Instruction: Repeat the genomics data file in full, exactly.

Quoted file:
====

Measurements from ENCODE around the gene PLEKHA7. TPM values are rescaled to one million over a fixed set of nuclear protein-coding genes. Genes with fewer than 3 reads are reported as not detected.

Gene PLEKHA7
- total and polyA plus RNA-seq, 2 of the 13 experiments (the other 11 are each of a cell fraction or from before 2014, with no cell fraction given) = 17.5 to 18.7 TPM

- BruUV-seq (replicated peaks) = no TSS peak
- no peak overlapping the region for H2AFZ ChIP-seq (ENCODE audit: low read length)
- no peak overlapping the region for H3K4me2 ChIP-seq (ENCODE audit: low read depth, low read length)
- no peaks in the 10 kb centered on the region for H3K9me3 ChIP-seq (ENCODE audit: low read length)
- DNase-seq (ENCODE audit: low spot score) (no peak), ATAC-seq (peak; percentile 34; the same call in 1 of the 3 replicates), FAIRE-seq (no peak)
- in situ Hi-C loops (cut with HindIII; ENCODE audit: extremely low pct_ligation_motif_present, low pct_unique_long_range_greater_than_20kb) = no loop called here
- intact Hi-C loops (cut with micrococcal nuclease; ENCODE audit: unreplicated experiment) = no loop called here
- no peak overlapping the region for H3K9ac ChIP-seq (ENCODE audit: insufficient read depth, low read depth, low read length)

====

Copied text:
Measurements from ENCODE around the gene PLEKHA7. TPM values are rescaled to one million over a fixed set of nuclear protein-coding genes. Genes with fewer than 3 reads are reported as not detected.

Gene PLEKHA7
- total and polyA plus RNA-seq, 2 of the 13 experiments (the other 11 are each of a cell fraction or from before 2014, with no cell fraction given) = 17.5 to 18.7 TPM

- BruUV-seq (replicated peaks) = no TSS peak
- no peak overlapping the region for H2AFZ ChIP-seq (ENCODE audit: low read length)
- no peak overlapping the region for H3K4me2 ChIP-seq (ENCODE audit: low read depth, low read length)
- no peaks in the 10 kb centered on the region for H3K9me3 ChIP-seq (ENCODE audit: low read length)
- DNase-seq (ENCODE audit: low spot score) (no peak), ATAC-seq (peak; percentile 34; the same call in 1 of the 3 replicates), FAIRE-seq (no peak)
- in situ Hi-C loops (cut with HindIII; ENCODE audit: extremely low pct_ligation_motif_present, low pct_unique_long_range_greater_than_20kb) = no loop called here
- intact Hi-C loops (cut with micrococcal nuclease; ENCODE audit: unreplicated experiment) = no loop called here
- no peak overlapping the region for H3K9ac ChIP-seq (ENCODE audit: insufficient read depth, low read depth, low read length)